Create Meaningful Connections on LinkedIn

Want to create meaningful connections on LinkedIn? Having a LinkedIn profile is not enough. You need to share content to establish a meaningful presence. Here are some tips to get more views on your LinkedIn posts.

Focus on Status Updates

LinkedIn status updates get good reach on the platform. Often, these short posts get more attention than longer LinkedIn articles. If you write a longer article, create an all-text, shortened version and post it as a LinkedIn update along with the link to the article.

Put Links in the Comments

LinkedIn’s algorithm is believed to demote any post with a link, in an effort to keep people on LinkedIn rather than link them elsewhere. A workaround is to put the link in the comments. Tell your readers about it so they can go to your comment if they want to check out the full article.

Use LinkedIn Hashtags

Using an existing LinkedIn hashtag can help your post get discovered by more LinkedIn members. Many hashtags are industry specific, but some of the most popular hashtags are #Innovation, #Management, and #DigitalMarketing.

Be Original

We can all read the news in many places. What makes your posts valuable is your unique take on the topic. Offer your views.

Offer Something of Value

Offering something for free can get a lot of traction. For this to work, you need to know what information your network will find useful. That could be a consultation, a white paper, or even early access to a new service.

Be You

It is okay to share a personal experience that you can relate to your professional life. The more human you are on LinkedIn, the better your chances of creating meaningful connections on LinkedIn.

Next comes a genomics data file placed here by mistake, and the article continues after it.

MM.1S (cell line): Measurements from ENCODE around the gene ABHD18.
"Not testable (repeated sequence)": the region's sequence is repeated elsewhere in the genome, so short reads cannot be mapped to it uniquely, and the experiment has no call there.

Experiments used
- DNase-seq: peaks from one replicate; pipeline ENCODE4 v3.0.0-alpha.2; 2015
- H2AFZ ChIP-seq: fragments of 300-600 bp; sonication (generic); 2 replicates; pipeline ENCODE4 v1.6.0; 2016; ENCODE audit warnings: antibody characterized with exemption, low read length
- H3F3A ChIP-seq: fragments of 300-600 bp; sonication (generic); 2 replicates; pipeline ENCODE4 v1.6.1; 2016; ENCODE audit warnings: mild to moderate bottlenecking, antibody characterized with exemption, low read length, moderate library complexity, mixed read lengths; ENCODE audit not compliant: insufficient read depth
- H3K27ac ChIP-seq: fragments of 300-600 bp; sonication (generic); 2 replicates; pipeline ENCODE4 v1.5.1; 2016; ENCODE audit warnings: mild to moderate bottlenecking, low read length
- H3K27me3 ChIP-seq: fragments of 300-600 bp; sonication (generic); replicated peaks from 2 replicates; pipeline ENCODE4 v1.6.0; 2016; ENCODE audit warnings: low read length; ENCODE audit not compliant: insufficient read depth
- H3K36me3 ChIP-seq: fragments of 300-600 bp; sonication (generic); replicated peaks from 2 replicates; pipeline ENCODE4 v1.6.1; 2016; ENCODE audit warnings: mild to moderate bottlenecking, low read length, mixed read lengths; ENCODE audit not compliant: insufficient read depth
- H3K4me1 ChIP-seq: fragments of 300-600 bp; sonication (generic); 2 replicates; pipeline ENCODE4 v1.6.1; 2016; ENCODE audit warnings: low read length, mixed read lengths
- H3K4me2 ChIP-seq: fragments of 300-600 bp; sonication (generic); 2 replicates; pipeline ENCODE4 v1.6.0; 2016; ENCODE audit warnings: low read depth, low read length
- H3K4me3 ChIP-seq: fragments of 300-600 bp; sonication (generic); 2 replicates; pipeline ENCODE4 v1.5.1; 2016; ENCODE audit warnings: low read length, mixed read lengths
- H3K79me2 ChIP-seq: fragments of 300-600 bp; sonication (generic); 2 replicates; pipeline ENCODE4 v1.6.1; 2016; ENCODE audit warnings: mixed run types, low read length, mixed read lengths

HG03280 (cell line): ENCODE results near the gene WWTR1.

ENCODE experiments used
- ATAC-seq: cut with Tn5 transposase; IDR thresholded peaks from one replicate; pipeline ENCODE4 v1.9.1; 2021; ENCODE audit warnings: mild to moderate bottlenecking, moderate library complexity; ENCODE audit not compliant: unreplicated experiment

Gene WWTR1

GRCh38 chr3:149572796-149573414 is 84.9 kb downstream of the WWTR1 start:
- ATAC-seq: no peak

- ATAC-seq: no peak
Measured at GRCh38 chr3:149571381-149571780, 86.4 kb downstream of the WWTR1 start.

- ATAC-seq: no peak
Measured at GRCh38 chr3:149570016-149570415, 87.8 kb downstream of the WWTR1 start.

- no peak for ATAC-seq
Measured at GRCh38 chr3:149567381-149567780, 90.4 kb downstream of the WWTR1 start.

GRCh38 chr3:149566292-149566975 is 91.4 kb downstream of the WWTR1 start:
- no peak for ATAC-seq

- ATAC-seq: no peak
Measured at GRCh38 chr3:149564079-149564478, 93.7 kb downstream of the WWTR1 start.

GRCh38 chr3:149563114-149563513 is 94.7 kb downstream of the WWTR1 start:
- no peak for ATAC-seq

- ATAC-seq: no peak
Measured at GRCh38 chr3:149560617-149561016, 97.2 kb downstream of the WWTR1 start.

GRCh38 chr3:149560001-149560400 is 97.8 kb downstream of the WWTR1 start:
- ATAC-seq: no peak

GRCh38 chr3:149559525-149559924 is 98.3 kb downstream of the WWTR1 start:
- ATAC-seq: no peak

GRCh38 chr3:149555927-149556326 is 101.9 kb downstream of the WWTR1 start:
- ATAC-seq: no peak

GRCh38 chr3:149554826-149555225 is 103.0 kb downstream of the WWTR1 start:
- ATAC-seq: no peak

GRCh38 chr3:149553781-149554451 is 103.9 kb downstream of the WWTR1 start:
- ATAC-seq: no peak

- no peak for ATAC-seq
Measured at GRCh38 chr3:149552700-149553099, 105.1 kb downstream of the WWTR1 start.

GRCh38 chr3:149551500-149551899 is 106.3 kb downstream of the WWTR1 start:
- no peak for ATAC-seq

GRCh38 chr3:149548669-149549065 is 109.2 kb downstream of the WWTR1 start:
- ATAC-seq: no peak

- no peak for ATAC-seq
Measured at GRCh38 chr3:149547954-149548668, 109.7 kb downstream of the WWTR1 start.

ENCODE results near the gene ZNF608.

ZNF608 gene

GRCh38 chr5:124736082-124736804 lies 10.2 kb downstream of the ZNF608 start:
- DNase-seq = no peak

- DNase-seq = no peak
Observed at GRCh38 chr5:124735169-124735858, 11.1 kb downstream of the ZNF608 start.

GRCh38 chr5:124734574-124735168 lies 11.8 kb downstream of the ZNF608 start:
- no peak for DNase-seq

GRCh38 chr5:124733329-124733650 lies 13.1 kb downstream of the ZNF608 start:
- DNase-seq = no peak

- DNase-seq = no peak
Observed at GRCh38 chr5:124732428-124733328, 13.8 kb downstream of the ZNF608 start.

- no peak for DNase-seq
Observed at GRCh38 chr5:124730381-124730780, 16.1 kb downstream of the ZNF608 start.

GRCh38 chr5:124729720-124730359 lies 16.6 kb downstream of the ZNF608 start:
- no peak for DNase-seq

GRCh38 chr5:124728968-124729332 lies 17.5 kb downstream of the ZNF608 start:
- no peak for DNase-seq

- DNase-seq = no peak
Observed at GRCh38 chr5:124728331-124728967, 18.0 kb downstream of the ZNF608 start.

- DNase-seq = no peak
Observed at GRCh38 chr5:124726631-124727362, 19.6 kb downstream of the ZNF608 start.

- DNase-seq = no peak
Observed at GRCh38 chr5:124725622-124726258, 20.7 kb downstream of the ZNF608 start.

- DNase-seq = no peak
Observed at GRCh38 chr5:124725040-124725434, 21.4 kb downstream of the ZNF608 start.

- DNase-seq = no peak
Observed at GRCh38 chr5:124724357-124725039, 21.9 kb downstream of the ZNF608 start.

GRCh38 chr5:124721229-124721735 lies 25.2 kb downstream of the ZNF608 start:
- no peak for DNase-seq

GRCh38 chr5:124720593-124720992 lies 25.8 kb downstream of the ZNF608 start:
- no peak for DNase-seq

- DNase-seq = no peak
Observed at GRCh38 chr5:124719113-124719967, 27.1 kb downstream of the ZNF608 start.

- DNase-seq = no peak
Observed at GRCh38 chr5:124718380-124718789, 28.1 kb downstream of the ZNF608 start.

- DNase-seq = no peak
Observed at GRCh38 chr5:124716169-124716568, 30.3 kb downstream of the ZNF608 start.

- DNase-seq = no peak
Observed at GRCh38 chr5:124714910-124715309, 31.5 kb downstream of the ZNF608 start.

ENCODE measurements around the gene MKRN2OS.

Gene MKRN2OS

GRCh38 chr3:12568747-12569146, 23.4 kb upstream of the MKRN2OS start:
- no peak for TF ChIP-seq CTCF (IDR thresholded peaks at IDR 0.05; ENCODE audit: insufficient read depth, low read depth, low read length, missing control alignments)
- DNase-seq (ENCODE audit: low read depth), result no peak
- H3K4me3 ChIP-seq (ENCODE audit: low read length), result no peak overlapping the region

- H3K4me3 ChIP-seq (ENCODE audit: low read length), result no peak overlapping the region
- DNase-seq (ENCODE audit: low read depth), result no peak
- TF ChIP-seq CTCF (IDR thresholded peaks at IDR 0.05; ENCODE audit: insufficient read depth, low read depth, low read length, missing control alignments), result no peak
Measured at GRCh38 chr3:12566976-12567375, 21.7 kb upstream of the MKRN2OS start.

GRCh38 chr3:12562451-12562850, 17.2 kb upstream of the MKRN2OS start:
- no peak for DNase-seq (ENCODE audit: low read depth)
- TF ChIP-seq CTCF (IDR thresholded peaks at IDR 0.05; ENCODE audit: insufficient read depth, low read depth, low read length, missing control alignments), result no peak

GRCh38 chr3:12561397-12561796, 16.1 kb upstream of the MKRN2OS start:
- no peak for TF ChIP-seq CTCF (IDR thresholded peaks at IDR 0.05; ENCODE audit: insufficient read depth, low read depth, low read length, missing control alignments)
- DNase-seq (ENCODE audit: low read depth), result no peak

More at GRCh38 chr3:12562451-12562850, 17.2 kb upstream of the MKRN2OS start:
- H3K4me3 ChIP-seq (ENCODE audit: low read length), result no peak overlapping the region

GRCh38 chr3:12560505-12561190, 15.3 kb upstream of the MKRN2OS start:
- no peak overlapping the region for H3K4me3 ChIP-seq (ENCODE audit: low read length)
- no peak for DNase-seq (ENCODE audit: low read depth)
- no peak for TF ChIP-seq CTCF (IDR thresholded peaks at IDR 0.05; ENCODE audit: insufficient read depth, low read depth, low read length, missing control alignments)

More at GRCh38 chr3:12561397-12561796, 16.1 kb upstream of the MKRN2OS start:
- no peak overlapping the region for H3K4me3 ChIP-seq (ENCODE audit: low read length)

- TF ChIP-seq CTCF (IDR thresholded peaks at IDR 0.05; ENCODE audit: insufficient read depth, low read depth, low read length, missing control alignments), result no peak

Gain an Edge with a Website Competitor Analysis

Before you get to the fun stuff like colors and images, your website project should start with a competitor analysis. You need to understand the market and your place in it.

Researching what competitors are doing is an essential step in your business strategy. When you conduct a competitive analysis, you evaluate your competitors to understand their strengths and weaknesses and use that to inform your online strategy.

By looking at your competitors, analyzing how they sell, and monitoring what’s said about them, you’ll also be able to anticipate the market. It will help you build a web presence that engages your audience.

Fundamental Elements of a Website Competitor Analysis

Competitor analysis research could easily grow into a full-time job, so it’s important to set parameters while making sure the basics are covered.

Benchmarking SEO

Start by typing your company’s name or industry into Google. The results page will show you what else people search for under those terms, which could include other companies. It’s these companies that you should look into if they’re not already on your list of competitors.

When you conduct this search, you’ll also see terms related to your business. These could be good keywords to include in your website’s content. These terms – keywords – are words that people use when searching for your products or services.

Tone and Brand Voice

Look at how your competitors present themselves. The way content is presented sets the tone and voice. Is the tone informal or more serious? Customers use this to judge who to buy from.

Competitor Content Strategy

Building an audience involves more than just publishing a website. Understanding where competitors are sharing information online will show you what your audience expects.

Conducting a Successful Competitor Analysis

These are just some elements of a successful website competitor analysis. You should dig in, and go as far as you think you need to in order to inform your business strategy.

Through competitive analysis, you’ll be able to get the measure of the market and use that information to help your site stand out and get noticed.

5 Steps to a Winning Marketing Plan

Looking to improve the impact of your marketing? Start with a plan. And, if you have a plan, start by revisiting your plan. The process doesn’t have to be hard. Follow these 5 easy steps to have the right marketing plan for your business.

A Marketing Plan is Your Key to Success

Great marketing rarely happens by chance. It is the result of planning and focused effort. The foundation is a solid marketing plan that accounts for your goals and the steps you want to take to get there.